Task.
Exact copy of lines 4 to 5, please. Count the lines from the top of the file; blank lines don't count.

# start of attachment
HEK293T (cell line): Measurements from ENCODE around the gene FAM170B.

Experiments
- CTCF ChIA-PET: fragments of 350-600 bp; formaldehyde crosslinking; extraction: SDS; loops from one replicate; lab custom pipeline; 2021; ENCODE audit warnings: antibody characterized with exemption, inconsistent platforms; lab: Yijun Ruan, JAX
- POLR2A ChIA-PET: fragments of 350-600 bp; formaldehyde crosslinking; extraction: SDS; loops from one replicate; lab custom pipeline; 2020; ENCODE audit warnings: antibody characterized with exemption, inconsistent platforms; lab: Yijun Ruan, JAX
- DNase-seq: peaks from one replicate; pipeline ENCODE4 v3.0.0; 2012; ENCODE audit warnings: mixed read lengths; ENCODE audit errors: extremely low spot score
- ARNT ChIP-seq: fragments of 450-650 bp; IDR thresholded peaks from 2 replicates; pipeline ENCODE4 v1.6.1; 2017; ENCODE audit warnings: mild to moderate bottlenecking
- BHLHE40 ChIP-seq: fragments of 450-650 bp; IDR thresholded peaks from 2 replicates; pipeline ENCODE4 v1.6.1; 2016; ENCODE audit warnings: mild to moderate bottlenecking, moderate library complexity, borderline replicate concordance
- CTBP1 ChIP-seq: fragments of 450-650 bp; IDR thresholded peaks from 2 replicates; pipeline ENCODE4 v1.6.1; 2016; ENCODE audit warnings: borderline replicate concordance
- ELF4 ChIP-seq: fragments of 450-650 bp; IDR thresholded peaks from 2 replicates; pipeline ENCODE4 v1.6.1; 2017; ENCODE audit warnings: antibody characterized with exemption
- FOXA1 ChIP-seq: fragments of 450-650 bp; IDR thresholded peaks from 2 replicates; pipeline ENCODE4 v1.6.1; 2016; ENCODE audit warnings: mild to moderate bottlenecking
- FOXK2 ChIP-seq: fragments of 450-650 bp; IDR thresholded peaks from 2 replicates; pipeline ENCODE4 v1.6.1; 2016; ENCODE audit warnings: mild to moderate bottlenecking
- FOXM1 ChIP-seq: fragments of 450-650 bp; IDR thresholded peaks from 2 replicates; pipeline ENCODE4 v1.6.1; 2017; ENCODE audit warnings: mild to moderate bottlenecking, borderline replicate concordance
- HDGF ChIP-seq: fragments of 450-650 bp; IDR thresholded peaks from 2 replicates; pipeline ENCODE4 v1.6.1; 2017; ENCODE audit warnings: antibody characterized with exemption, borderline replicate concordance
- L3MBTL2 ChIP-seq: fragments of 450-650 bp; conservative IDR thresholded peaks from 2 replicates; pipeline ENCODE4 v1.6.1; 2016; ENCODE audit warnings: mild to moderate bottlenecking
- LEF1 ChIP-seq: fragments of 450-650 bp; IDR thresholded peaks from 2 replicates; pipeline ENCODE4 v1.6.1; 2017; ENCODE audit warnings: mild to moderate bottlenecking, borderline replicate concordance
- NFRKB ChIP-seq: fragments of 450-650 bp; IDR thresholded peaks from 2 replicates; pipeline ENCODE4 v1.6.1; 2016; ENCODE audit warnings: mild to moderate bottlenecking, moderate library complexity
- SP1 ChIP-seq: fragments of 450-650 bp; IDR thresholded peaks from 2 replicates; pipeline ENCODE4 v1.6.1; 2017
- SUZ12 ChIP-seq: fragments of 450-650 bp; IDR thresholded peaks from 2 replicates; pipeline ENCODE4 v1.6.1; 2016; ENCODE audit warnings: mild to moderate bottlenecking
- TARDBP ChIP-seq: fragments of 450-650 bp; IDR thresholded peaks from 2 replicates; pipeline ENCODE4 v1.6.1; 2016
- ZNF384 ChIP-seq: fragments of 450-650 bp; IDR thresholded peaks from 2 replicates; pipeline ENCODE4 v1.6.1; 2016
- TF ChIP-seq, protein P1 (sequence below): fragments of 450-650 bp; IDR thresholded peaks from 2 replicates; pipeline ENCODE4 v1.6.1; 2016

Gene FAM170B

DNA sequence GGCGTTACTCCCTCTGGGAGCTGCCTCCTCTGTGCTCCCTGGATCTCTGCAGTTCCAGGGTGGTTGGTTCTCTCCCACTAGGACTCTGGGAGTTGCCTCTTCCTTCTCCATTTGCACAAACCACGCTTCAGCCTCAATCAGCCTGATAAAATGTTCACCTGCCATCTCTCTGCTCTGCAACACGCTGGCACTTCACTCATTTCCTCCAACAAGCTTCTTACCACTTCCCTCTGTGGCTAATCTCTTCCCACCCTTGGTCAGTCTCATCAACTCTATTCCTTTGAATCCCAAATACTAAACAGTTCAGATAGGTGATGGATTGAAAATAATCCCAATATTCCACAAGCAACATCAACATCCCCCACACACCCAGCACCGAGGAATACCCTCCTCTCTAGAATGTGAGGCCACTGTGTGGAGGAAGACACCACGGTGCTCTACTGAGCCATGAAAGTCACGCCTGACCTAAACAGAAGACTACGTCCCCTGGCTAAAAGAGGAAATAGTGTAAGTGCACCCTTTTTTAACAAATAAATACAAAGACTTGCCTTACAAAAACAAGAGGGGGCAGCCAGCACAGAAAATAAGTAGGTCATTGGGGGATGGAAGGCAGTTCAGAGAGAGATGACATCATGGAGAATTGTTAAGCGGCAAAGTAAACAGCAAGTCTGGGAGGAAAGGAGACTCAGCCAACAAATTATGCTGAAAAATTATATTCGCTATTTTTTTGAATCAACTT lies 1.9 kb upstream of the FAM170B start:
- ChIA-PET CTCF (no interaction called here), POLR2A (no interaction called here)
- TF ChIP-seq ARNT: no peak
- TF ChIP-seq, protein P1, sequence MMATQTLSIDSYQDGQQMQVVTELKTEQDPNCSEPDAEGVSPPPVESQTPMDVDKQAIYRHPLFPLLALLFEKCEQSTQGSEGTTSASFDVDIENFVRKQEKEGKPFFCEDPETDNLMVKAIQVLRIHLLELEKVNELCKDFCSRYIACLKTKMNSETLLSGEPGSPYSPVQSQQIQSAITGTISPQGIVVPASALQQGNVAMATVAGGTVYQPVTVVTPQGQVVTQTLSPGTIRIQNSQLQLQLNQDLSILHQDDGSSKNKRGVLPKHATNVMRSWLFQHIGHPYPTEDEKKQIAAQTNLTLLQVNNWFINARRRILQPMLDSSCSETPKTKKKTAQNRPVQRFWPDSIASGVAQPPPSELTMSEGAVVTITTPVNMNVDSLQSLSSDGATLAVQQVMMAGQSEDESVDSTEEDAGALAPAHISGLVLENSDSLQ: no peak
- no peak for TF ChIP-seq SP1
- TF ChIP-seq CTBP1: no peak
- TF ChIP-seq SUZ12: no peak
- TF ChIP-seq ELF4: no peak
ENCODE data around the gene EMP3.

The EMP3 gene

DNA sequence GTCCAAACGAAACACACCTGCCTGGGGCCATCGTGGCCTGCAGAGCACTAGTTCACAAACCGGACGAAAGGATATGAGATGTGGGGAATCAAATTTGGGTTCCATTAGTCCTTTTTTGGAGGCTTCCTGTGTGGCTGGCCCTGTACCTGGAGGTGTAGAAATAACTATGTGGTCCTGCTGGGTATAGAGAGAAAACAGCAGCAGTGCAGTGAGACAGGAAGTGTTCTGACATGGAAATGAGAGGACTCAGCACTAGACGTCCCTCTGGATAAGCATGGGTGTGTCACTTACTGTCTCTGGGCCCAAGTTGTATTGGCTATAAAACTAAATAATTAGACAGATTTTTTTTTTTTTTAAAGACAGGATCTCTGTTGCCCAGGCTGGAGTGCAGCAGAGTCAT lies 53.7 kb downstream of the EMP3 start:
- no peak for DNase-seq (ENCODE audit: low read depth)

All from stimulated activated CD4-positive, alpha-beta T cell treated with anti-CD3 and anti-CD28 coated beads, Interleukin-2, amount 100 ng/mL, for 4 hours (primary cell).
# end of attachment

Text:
- POLR2A ChIA-PET: fragments of 350-600 bp; formaldehyde crosslinking; extraction: SDS; loops from one replicate; lab custom pipeline; 2020; ENCODE audit warnings: antibody characterized with exemption, inconsistent platforms; lab: Yijun Ruan, JAX
- DNase-seq: peaks from one replicate; pipeline ENCODE4 v3.0.0; 2012; ENCODE audit warnings: mixed read lengths; ENCODE audit errors: extremely low spot score